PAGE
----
Prodways Group has announced the successful commercial development of its 3D printing solutions portfolio for the footwear industry.

The 3D printing machines and material offerings from Prodways hope to provide enhanced functionalities and capabilities to footwear manufacturers. Prodways states its proprietary TPU material has been implemented by sportswear brand Nike.

Subsidiary of Group Gorgé, Prodways was recently listed on the Euronext Paris stock exchange through an initial public offering (IPO) and raised over €50 million as a result.

Prodways ProMaker L5000. Photo by Michael Petch.

Prodways ProMaker L5000. Photo by Michael Petch.

Enhanced capabilities through TPU

Prodways’ TPU material has, according to Prodways, “superior elongation at break capacity of over 300%.” This enables the creation of “ultra-flexible” midsoles without the need to spend significant time on producing tooling equipment. 3D Printing Industry recently interviewed Canadian designer, Amadou ba Ndiaye as he showcased his 3D printed shoes which were made entirely of TPU. This shows the potential for 3D printing more than just the midsole.

Speaking to Prodways, Harleigh Doremus of Nike Rapid Prototyping, explained how the brand has incorporated Prodways’ technology,

Prodways’ TPU material has been an excellent addition to our Rapid Prototyping operations. The ease-of-processing of the TPU material has allowed us to consistently produce high quality flexible parts and is a key component in increasing the ‘speed-to-market’ of new Nike products.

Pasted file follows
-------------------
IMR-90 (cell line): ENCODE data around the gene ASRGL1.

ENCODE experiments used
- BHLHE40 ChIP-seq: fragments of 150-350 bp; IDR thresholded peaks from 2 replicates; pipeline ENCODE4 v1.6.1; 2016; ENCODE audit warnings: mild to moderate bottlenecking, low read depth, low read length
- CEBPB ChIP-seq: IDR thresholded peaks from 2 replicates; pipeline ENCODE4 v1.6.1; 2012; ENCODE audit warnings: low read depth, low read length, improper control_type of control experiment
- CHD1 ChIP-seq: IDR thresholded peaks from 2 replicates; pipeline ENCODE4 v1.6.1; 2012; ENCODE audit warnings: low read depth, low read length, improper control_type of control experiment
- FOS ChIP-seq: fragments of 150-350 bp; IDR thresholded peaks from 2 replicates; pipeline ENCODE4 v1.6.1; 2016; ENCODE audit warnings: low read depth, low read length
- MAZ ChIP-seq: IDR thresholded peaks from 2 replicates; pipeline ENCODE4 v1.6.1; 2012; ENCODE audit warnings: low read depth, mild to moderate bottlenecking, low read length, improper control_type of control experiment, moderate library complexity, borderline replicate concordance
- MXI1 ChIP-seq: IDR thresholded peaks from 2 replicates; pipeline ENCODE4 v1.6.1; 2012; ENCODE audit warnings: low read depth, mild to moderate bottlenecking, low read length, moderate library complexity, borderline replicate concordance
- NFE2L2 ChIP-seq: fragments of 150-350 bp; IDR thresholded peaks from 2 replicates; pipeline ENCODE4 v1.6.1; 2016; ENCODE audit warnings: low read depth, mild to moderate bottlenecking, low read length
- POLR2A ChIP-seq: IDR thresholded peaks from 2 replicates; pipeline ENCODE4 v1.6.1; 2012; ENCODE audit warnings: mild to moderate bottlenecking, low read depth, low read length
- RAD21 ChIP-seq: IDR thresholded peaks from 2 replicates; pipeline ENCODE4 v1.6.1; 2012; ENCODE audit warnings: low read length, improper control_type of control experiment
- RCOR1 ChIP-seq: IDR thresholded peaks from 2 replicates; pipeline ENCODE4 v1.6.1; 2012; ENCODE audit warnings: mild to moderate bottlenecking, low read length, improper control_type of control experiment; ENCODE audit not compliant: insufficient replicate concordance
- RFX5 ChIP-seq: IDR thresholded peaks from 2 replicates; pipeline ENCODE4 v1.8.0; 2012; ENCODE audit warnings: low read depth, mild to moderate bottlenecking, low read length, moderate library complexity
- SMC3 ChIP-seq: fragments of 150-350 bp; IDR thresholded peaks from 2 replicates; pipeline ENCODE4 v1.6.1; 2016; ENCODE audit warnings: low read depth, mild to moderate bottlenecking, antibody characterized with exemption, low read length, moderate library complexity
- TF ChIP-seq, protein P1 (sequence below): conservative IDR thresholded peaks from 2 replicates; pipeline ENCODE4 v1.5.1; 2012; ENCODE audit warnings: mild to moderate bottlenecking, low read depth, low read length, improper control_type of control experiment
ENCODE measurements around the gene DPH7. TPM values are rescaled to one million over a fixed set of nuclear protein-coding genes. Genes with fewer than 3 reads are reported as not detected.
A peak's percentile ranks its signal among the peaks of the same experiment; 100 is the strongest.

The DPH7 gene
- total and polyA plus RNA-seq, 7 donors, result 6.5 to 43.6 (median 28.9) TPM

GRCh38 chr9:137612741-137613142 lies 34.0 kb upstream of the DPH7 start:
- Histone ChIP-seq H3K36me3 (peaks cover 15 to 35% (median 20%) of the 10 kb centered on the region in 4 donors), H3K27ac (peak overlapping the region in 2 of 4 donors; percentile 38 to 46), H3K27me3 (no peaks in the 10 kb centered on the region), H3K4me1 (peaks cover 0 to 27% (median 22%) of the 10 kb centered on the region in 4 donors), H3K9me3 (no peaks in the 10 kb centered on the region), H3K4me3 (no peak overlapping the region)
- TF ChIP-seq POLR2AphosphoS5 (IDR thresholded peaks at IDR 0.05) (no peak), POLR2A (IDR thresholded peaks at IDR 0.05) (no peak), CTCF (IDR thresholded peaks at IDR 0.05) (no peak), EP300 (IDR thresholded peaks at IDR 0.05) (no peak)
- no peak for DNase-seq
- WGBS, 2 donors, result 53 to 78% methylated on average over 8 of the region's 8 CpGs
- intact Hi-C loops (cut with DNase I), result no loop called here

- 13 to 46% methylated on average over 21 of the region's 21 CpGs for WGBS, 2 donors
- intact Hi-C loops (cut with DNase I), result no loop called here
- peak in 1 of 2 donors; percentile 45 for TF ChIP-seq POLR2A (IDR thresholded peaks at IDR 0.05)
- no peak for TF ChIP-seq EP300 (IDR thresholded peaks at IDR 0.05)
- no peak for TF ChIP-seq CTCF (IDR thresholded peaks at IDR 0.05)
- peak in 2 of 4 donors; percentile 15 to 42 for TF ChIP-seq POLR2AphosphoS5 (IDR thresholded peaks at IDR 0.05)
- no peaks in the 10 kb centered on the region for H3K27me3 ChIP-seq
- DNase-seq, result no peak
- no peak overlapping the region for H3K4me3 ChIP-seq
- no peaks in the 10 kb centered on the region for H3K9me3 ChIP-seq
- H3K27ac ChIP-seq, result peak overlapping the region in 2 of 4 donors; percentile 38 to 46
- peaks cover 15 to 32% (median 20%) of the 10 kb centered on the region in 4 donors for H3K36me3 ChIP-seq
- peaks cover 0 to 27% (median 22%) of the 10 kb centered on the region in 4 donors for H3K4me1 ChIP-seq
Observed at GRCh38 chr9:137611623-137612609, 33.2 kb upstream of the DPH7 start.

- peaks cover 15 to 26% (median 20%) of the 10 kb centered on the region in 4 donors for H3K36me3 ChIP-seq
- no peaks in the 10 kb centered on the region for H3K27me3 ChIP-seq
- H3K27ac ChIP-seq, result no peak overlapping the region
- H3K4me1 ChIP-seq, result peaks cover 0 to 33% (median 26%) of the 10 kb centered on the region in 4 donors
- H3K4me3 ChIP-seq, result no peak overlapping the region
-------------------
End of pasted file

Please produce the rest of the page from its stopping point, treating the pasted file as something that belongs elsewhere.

Futurecraft 4D 3D printing. Image via adidas.

Futurecraft 4D 3D printing. Image via adidas.

Adoption in the footwear industry

While 3D printing is often seen as a prototyping tool, recent developments in the industry suggest the technology is beginning to prove its worth in producing final functional products. This is shown as Adidas recently teamed up with Californian 3D printing company Carbon to 3D print midsoles for its Futurecraft 4D sneaker. Carbon will be enlisted by Adidas to mass produce the midsoles using its resin-based CLIP technology, showcasing an application of 3D printing for much more than prototyping or small batches.

There seems good reason for this development too, as Prodways explains its process enables interesting possibilities. With this TPU material, Prodways highlights the ability to alter the density of the 3D printed structure. This means Prodways can alter the hardness or softness of different areas of the midsole for certain applications or even for certain users.

The idea of 3D printing tailor-made, customized footwear products has been explored by many companies and particularly in creating 3D printed insoles. Canadian company Wiivv has created an app to 3D scan customers’ feet in order to 3D print bespoke insoles. However, by controlling the hardness of different areas of a midsole, Prodways could take this one step further in the future. Currently, Prodways has developed a commercial application of its technology through its 3D printed insole brand ScientiFeet.

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Featured image shows an insole created by ScientiFeet. Photo via ScientiFeet. 

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